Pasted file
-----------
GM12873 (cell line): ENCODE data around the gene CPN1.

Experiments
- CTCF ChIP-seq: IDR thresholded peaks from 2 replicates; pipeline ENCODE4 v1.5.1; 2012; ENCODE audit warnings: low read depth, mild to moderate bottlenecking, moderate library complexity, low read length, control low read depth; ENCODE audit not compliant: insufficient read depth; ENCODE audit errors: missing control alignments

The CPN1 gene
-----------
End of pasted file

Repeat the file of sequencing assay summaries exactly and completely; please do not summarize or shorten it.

GM12873 (cell line): ENCODE data around the gene CPN1.

Experiments
- CTCF ChIP-seq: IDR thresholded peaks from 2 replicates; pipeline ENCODE4 v1.5.1; 2012; ENCODE audit warnings: low read depth, mild to moderate bottlenecking, moderate library complexity, low read length, control low read depth; ENCODE audit not compliant: insufficient read depth; ENCODE audit errors: missing control alignments

The CPN1 gene